What is Voting All About? Five Ways to Teach Kids About Elections

Oct 21, 2020
This vote heart graphic includes the word VOTE in bold colorful letters inside of a cream colored heart. The voting heart is surrounded by a blue colored background and the repeated us of the word vote.
Election Day buzz is in the air and, as November 3rd gets ever closer, your younger kids may be asking lots of questions: What’s an election? How do people vote? Why is it such a big deal? Here are a few ideas to help our littlest citizens better understand the hows and whys of this important time.

Watch and learn.

These videos—and some familiar friends—explain what voting is, why it matters and how we do it. BYOP! (Bring Your Own Popcorn.)

Vote Song from Sesame Street

Vote With Abby, Elmo and Steve Carell

In the Neighborhood Voting Booth With Daniel Tiger

Stop, Think and Choose With Daniel Tiger

Why Voting Is Important by Kids Academy

This year especially, many schools are giving students access to BrainPOP, an online learning resource, for free. These two BrainPOP Jr. videos are great primers on the role of President in our country and why we have elections.

President With Annie and Moby

Rights and Responsibilities With Annie and Moby

Kids reading books click the photo credit link: rashellewhiteharris to be directed to the image on Instagram.

Photo credit: rashellewhiteharris

Read all about it.

Story time gets an election theme. These cute picture books are a kid-friendly introduction to the world of voting.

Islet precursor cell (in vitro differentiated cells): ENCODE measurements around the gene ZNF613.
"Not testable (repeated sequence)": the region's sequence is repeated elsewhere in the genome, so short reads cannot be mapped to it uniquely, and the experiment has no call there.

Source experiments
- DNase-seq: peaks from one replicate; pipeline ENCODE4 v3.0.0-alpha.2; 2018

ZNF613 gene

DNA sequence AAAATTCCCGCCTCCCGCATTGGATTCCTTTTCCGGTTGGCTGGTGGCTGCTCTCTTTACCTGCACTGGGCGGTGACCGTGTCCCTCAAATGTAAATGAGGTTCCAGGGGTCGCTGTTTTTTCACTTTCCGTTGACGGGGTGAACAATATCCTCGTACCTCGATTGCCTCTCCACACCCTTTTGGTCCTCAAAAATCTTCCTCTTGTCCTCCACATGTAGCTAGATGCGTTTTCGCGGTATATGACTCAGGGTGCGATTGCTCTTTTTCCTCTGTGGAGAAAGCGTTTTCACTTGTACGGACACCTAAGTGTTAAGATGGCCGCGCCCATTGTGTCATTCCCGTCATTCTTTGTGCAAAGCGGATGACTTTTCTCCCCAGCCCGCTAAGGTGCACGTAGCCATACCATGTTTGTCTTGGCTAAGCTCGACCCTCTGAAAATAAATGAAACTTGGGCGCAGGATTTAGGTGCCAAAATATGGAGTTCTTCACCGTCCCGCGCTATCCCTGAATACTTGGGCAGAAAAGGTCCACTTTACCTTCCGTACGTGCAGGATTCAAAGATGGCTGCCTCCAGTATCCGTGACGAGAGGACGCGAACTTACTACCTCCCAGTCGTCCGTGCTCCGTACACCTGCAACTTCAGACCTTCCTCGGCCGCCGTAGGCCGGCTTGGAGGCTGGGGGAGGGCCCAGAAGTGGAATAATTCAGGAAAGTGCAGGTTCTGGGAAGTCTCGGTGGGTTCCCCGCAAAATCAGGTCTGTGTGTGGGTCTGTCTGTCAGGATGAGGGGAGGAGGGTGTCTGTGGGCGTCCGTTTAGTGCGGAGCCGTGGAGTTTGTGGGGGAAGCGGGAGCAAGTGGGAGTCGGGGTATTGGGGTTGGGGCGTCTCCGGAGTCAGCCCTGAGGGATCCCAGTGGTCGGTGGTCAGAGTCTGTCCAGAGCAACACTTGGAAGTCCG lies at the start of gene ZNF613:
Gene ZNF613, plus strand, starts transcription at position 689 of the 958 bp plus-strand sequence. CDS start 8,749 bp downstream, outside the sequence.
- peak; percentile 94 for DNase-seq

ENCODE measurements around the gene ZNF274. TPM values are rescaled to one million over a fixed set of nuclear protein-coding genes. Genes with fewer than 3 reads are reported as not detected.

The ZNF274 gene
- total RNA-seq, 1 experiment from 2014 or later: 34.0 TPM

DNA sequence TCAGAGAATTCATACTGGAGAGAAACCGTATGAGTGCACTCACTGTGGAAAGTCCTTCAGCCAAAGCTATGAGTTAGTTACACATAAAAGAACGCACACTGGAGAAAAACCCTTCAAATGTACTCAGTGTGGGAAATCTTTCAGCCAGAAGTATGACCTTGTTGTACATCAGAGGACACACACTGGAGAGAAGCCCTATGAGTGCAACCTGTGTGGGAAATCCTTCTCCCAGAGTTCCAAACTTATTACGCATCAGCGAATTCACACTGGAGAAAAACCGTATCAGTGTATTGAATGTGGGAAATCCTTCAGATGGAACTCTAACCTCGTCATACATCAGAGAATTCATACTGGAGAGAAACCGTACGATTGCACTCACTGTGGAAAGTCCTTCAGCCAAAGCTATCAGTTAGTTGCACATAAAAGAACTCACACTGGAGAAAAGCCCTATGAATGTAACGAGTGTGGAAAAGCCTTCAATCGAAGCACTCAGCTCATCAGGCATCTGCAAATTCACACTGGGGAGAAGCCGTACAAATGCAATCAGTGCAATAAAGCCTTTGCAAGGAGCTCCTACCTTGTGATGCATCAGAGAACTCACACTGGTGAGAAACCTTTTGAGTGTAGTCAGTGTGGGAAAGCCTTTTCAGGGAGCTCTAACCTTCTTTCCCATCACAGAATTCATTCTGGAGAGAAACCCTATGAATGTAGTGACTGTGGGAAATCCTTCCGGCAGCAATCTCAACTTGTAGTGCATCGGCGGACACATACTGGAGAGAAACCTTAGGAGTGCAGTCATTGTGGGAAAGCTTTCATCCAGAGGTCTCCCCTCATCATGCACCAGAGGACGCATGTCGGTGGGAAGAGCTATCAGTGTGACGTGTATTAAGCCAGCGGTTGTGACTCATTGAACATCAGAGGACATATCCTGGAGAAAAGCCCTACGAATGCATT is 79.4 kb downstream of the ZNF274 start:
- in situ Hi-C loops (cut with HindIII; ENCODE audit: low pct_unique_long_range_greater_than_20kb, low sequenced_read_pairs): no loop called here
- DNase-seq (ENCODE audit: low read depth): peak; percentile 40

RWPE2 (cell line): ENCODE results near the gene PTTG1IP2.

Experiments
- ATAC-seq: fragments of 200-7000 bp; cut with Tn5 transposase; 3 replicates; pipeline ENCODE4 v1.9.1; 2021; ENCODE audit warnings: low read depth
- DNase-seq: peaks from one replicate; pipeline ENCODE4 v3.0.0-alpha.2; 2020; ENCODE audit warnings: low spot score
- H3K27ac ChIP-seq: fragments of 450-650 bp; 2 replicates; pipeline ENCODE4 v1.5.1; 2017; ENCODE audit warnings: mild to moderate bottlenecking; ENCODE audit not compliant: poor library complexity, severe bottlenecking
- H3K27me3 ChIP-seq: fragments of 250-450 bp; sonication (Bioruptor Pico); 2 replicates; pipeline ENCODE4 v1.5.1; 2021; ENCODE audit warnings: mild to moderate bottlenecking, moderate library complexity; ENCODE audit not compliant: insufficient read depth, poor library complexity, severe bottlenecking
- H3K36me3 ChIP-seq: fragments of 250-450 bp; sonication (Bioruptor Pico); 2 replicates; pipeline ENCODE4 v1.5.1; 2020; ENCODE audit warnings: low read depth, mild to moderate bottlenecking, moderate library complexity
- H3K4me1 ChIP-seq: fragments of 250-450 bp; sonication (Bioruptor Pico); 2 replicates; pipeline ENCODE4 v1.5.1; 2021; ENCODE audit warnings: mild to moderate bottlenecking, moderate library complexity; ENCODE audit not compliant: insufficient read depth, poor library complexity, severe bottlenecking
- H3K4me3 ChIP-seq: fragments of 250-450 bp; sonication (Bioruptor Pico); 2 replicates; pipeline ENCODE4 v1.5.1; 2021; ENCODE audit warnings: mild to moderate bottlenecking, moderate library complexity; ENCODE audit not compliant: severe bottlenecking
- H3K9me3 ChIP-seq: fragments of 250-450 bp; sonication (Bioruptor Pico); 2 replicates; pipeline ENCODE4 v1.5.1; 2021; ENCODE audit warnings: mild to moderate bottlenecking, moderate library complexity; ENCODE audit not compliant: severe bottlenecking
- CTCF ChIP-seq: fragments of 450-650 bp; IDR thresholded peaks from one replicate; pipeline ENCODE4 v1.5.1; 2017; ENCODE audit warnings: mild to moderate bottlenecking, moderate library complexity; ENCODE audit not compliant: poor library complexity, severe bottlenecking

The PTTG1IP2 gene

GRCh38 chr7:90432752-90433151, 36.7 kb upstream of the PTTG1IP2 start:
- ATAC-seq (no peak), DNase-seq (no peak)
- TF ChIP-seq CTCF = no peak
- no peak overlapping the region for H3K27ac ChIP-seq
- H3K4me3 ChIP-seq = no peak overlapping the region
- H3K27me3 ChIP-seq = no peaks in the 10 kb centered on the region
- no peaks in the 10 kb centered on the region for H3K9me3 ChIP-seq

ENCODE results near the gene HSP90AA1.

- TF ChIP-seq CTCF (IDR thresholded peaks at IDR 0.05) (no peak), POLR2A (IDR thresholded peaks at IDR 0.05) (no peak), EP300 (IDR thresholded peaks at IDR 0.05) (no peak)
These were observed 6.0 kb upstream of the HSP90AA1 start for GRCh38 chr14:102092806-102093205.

Vote! by Eileen Christelow

Duck for President by Doreen Cronin

V is for Voting by Kate Farrell

Max for President! by Jarrett Krosoczka

Curious George Votes by H.A. Rey

One Vote, Two Votes, I Vote, You Vote by Bonnie Worth

Family of two women and their two chilren with flags celebrating the right to vote. Click the photo credit link: abbyrollercoasterlife to be directed to the image shared on Instagram.

Photo Credit: abbyyrollercoasterlife

Hold your own election.

Sometimes the best way to learn something is to actually do it. So plan an election the whole family can participate in. There are plenty of fun things to vote on: what to have for dinner (mac and cheese forever!), what to watch at the next Family Movie Night, cats vs. dogs. Once you’ve narrowed down the candidates, discuss their pros and cons. Then make a ballot box and voting cards. You can even use blank mailing labels to create and hand out your own “I Voted” stickers after ballots are cast.

Make a campaign poster.

Dream big! Invite your kids to make a campaign poster as though they were running for President. They can draw self-portraits, or decorate with pictures or words representing ideas that are important to them. The project is also a good chance to get kids thinking about the qualities that make a good leader.

Mom and her two kids wearing facial masks, near a voter sign. Click the photo credit link: chels819 to visit the image shared on Instagram.

Photo credit: chels819

Involve your kids when you vote.

However you’re casting your vote this November, you can still let your littles in on the process. If you’re filling out a mail-in ballot, show it to your kids. Point out the different candidates’ names and any proposals you may be voting on. Explain how you mark your choices. If you’re voting in person and aren’t bringing your children, walk them through a sample ballot at home before you go and talk to them about what you’ll be doing in the voting booth.

And for any voting questions you may have, here's where you can check your registration, find your polling place and more!

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